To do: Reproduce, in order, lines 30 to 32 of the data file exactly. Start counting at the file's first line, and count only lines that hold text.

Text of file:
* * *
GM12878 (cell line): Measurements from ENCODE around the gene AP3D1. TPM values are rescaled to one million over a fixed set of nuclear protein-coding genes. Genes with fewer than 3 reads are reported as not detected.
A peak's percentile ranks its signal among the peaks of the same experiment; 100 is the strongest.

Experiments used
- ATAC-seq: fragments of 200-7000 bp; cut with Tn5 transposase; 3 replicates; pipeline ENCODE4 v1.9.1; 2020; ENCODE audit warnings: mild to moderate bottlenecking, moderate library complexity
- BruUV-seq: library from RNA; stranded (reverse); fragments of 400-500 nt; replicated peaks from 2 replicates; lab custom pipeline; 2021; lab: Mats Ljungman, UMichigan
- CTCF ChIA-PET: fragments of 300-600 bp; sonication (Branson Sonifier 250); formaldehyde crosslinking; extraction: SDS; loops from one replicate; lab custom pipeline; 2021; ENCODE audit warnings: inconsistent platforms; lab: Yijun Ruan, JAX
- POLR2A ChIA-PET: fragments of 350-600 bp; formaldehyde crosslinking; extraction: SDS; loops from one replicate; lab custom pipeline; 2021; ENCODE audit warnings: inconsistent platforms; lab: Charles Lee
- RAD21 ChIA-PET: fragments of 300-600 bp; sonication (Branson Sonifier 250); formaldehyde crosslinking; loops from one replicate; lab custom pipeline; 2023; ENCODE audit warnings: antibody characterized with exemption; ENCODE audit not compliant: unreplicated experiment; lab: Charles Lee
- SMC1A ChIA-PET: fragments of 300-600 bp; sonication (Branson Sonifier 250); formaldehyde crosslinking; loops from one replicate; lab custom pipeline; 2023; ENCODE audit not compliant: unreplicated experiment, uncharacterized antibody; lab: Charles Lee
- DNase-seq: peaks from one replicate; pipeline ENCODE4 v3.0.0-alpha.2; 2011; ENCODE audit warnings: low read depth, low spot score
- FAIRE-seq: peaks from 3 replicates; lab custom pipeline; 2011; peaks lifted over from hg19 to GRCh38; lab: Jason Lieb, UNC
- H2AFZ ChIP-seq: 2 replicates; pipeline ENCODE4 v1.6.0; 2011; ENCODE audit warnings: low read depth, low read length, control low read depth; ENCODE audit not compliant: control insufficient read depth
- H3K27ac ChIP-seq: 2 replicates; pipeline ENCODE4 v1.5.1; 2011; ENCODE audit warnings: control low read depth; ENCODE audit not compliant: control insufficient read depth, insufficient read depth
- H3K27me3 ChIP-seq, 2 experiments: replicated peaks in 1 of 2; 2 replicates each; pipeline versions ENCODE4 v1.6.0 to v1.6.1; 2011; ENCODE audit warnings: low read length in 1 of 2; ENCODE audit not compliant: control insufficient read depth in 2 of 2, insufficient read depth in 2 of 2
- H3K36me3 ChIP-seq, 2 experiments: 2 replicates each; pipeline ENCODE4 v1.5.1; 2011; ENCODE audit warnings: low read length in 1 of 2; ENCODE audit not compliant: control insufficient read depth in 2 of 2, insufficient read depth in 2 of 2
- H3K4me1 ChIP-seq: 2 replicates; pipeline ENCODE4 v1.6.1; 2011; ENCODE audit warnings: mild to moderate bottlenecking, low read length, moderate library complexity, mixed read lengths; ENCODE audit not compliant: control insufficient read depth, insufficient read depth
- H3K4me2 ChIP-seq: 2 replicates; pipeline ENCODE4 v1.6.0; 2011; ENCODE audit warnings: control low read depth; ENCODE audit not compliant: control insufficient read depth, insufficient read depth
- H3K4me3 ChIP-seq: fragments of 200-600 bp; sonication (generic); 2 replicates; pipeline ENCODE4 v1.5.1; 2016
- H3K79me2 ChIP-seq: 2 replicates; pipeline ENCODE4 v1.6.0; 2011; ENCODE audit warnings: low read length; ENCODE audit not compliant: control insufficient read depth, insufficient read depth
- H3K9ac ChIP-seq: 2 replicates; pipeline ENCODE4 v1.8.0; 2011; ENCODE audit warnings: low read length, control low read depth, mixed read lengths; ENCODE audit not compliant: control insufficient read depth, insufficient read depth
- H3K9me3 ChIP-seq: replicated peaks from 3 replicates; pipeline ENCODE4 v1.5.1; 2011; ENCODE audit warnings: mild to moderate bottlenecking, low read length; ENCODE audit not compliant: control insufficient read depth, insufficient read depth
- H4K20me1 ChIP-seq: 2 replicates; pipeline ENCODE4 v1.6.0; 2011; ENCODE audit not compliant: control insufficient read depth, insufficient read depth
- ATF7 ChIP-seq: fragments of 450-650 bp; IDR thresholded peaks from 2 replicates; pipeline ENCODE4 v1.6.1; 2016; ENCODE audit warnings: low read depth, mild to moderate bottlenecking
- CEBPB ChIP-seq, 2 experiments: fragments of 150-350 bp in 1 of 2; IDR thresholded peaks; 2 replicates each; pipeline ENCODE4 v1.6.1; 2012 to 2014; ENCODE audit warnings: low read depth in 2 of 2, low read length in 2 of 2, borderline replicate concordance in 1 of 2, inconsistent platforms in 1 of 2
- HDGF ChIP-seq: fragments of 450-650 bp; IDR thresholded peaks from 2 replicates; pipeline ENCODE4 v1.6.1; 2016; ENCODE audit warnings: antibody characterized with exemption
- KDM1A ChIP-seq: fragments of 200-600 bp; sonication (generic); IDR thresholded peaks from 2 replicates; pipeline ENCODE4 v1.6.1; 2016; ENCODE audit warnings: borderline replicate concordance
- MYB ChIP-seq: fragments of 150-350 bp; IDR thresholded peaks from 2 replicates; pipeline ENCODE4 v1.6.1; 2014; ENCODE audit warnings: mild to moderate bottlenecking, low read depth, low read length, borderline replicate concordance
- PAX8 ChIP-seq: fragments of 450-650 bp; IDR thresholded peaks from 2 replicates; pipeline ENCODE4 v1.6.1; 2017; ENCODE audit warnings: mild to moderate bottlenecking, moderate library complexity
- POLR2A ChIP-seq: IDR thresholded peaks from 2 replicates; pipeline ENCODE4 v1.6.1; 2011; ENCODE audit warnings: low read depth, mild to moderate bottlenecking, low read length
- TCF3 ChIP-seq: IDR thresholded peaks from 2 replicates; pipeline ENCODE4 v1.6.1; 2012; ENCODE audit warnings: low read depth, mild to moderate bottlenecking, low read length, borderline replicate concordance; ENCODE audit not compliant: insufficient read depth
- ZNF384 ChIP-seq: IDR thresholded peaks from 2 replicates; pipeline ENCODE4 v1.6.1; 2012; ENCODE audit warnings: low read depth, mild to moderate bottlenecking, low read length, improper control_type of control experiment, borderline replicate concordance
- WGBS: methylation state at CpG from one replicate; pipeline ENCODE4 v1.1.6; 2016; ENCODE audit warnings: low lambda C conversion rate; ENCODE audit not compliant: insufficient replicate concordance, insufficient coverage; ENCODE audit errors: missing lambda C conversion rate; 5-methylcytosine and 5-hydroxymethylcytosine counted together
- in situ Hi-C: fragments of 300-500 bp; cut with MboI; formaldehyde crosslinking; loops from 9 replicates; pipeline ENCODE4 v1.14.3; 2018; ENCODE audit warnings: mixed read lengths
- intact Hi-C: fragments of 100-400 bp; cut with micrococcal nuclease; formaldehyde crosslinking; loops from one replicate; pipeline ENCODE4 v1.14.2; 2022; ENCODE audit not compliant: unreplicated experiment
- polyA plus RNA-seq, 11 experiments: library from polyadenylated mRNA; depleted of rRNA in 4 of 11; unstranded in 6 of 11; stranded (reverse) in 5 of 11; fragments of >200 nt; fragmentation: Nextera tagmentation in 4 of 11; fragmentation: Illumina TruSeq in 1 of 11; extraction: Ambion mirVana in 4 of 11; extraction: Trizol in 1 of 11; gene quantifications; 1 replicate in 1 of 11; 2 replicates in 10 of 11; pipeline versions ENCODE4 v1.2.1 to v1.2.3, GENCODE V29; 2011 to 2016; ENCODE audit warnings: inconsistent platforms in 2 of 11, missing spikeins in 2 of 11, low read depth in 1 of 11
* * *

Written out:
- TCF3 ChIP-seq: IDR thresholded peaks from 2 replicates; pipeline ENCODE4 v1.6.1; 2012; ENCODE audit warnings: low read depth, mild to moderate bottlenecking, low read length, borderline replicate concordance; ENCODE audit not compliant: insufficient read depth
- ZNF384 ChIP-seq: IDR thresholded peaks from 2 replicates; pipeline ENCODE4 v1.6.1; 2012; ENCODE audit warnings: low read depth, mild to moderate bottlenecking, low read length, improper control_type of control experiment, borderline replicate concordance
- WGBS: methylation state at CpG from one replicate; pipeline ENCODE4 v1.1.6; 2016; ENCODE audit warnings: low lambda C conversion rate; ENCODE audit not compliant: insufficient replicate concordance, insufficient coverage; ENCODE audit errors: missing lambda C conversion rate; 5-methylcytosine and 5-hydroxymethylcytosine counted together